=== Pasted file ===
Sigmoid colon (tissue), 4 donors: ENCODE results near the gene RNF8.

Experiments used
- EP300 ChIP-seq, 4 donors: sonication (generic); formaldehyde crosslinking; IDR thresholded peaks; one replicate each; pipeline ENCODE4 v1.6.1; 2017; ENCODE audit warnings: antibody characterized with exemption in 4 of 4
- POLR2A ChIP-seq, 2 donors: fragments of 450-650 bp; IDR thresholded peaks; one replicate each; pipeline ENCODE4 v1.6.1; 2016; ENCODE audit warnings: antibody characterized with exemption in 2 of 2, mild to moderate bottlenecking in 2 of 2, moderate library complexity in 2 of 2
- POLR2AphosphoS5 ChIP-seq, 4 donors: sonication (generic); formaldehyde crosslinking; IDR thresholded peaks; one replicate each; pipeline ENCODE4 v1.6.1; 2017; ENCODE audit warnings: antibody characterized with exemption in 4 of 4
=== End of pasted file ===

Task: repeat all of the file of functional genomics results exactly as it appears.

Sigmoid colon (tissue), 4 donors: ENCODE results near the gene RNF8.

Experiments used
- EP300 ChIP-seq, 4 donors: sonication (generic); formaldehyde crosslinking; IDR thresholded peaks; one replicate each; pipeline ENCODE4 v1.6.1; 2017; ENCODE audit warnings: antibody characterized with exemption in 4 of 4
- POLR2A ChIP-seq, 2 donors: fragments of 450-650 bp; IDR thresholded peaks; one replicate each; pipeline ENCODE4 v1.6.1; 2016; ENCODE audit warnings: antibody characterized with exemption in 2 of 2, mild to moderate bottlenecking in 2 of 2, moderate library complexity in 2 of 2
- POLR2AphosphoS5 ChIP-seq, 4 donors: sonication (generic); formaldehyde crosslinking; IDR thresholded peaks; one replicate each; pipeline ENCODE4 v1.6.1; 2017; ENCODE audit warnings: antibody characterized with exemption in 4 of 4